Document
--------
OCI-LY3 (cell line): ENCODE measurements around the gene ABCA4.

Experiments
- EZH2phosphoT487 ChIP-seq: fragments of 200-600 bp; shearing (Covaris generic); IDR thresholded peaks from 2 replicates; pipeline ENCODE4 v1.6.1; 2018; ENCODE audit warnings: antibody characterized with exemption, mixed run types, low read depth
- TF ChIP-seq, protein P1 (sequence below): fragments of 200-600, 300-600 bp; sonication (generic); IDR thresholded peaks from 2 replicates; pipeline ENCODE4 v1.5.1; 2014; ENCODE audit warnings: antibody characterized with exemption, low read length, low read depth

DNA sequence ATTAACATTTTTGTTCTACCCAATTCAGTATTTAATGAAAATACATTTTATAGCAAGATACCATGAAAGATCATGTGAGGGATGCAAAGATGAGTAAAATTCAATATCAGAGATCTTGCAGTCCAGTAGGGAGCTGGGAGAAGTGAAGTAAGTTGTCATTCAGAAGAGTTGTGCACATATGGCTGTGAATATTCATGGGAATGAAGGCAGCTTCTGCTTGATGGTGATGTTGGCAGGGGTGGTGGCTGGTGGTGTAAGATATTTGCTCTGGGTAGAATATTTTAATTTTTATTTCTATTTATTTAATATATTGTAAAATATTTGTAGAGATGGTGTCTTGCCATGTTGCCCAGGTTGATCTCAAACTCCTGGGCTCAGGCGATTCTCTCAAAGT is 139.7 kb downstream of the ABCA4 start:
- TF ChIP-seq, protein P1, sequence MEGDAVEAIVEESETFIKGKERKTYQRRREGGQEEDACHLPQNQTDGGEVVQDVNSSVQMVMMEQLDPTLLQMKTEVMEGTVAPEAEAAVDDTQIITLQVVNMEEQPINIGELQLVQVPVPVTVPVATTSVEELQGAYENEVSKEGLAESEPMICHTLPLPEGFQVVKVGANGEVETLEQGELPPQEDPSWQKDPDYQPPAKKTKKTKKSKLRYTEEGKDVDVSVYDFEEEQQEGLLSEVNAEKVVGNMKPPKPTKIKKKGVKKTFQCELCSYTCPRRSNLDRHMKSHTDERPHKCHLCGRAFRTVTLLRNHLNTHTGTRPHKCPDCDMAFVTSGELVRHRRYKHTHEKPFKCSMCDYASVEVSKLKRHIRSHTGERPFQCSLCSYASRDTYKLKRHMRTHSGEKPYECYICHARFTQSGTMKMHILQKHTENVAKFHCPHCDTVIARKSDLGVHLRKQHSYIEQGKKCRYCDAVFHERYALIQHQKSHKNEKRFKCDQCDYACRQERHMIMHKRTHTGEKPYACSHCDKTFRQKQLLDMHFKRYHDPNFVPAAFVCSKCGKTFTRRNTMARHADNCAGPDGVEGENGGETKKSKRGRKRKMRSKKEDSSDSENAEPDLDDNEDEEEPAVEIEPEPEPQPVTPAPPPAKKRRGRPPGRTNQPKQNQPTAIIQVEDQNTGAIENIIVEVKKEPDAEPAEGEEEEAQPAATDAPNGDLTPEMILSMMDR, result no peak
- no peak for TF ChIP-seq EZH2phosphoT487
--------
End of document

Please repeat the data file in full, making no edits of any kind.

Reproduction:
OCI-LY3 (cell line): ENCODE measurements around the gene ABCA4.

Experiments
- EZH2phosphoT487 ChIP-seq: fragments of 200-600 bp; shearing (Covaris generic); IDR thresholded peaks from 2 replicates; pipeline ENCODE4 v1.6.1; 2018; ENCODE audit warnings: antibody characterized with exemption, mixed run types, low read depth
- TF ChIP-seq, protein P1 (sequence below): fragments of 200-600, 300-600 bp; sonication (generic); IDR thresholded peaks from 2 replicates; pipeline ENCODE4 v1.5.1; 2014; ENCODE audit warnings: antibody characterized with exemption, low read length, low read depth

DNA sequence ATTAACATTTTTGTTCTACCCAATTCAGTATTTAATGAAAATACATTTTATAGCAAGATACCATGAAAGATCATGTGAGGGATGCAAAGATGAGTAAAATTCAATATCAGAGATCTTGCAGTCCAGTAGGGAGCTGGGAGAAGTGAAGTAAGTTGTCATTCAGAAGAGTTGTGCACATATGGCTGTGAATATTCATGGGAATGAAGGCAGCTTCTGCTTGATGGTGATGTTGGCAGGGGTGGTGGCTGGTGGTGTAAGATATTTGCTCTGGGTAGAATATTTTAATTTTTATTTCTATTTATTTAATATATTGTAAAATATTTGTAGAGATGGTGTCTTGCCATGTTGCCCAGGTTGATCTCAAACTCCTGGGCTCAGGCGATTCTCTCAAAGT is 139.7 kb downstream of the ABCA4 start:
- TF ChIP-seq, protein P1, sequence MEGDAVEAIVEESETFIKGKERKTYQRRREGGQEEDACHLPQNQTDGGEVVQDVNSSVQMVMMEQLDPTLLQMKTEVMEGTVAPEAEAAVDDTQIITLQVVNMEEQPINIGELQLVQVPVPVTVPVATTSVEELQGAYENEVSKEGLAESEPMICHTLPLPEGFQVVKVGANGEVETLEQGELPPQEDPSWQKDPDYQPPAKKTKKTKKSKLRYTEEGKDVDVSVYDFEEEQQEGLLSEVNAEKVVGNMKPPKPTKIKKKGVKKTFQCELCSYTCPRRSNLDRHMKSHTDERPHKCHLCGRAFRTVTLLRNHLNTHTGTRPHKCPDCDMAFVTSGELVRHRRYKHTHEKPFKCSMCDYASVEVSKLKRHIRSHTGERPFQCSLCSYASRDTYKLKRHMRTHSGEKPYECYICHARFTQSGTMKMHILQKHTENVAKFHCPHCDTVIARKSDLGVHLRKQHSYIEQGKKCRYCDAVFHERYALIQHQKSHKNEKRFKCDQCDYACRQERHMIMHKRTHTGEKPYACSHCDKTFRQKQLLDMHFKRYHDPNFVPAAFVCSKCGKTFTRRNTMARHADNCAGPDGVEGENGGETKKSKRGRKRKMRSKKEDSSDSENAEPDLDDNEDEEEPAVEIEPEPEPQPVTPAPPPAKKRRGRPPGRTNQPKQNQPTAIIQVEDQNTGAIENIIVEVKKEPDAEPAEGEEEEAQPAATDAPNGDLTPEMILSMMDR, result no peak
- no peak for TF ChIP-seq EZH2phosphoT487